The EnvironmentOral Questions

2:50 p.m.

Ottawa West—Nepean Ontario

Conservative

John Baird ConservativeMinister of the Environment

Mr. Speaker, the government has been very clear. We laid out in very specific terms our position with respect to the environment and the need to work globally for a solution to climate change. We put it all in the Speech from the Throne and it was adopted by this House.

The EnvironmentOral Questions

2:50 p.m.

Bloc

Bernard Bigras Bloc Rosemont—La Petite-Patrie, QC

Mr. Speaker, it takes some nerve to say today in this House that he has the support of the majority.

Is that not why he wishes to exclude the opposition, so he can continue to peddle his hare-brained ideas and say he has the support of the House? Doe he not wish to exclude the opposition so he can say whatever he likes, to whomever he likes and however he likes on the international scene, just as he does here, in Canada?

The EnvironmentOral Questions

2:50 p.m.

Ottawa West—Nepean Ontario

Conservative

John Baird ConservativeMinister of the Environment

Mr. Speaker, the government is required to maintain the confidence of the House. We put forward our environmental program in the Speech from the Throne. That Speech from the Throne was adopted. Decisions in this country are made by those people who show up and vote.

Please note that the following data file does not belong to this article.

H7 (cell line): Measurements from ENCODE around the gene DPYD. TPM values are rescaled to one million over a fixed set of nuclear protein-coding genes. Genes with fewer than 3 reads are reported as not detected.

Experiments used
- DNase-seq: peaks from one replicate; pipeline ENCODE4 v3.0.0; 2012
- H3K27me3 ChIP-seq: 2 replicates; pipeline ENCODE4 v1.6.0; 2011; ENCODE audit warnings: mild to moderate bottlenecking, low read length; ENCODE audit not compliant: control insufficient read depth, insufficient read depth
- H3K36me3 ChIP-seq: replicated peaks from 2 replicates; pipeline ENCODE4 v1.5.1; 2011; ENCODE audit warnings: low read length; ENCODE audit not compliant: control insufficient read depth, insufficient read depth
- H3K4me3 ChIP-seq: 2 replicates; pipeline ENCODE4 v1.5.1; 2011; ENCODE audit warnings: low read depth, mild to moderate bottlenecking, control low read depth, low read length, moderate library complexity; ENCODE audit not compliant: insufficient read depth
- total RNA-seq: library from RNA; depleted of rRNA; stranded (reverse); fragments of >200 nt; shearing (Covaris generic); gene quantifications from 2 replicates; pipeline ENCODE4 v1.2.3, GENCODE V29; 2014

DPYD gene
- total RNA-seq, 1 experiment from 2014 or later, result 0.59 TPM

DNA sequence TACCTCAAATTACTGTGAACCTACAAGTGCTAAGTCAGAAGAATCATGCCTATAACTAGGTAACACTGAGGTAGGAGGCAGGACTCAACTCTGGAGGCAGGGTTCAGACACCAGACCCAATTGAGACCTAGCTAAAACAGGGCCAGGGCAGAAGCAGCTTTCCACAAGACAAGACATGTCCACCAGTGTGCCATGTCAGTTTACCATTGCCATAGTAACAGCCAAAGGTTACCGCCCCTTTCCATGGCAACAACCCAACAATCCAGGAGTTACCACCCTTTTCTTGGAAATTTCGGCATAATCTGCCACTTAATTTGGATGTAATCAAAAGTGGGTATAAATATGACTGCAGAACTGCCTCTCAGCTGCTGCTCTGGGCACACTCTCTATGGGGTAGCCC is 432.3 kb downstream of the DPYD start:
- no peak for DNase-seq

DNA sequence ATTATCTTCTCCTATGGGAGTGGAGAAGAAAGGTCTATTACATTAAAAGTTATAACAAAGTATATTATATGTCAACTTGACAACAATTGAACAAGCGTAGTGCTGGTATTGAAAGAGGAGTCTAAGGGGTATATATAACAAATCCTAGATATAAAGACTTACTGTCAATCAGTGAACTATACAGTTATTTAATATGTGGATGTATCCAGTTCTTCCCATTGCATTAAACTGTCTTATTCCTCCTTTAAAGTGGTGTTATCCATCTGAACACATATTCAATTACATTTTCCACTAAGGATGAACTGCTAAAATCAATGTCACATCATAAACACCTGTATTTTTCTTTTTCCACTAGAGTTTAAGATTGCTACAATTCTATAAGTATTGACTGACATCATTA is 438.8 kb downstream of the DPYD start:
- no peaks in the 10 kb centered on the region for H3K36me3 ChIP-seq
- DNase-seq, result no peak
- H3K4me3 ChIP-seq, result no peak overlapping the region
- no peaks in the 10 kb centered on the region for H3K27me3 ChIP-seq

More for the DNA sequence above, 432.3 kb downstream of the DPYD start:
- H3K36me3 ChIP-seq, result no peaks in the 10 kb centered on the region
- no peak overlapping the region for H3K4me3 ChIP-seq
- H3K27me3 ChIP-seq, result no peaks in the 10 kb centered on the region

I would concede that I am a little bit more careful about my travelling companions.

DarfurOral Questions

2:50 p.m.

Liberal

Keith Martin Liberal Esquimalt—Juan de Fuca, BC

Mr. Speaker, yesterday in question period the government said that it must do everything to ensure that atrocities like gang rape do not occur, but gang rape and mass murder are occurring right now in Darfur.

Shockingly, the Minister of Foreign Affairs and his senior officials said that his government would do nothing and contribute nothing to the new hybrid force and for the essential air and ground transportation the force needs to stop the genocide.

Why is the government not going to contribute anything to the new AU-UN hybrid force for its air and ground transport--

DarfurOral Questions

2:50 p.m.

Liberal

The Speaker Liberal Peter Milliken

The hon. Secretary of State for Foreign Affairs and International Trade.

DarfurOral Questions

2:50 p.m.

Simcoe—Grey Ontario

Conservative

Helena Guergis ConservativeSecretary of State (Foreign Affairs and International Trade) (Sport)

Mr. Speaker, we continue to be deeply concerned about the dire humanitarian situation in Darfur. As the hon. member knows, we are part of an international effort. In fact, Canada is the fourth largest donor to this mission.

The situation in Darfur has been referred to the International Criminal Court, which has issued arrest warrants for crimes against humanity and war crimes. The determination of the crimes as genocide is a matter for the court to decide.

We, the Government of Canada, continue to call on the Government of Sudan to cooperate with the International Criminal Court and to turn over the suspects.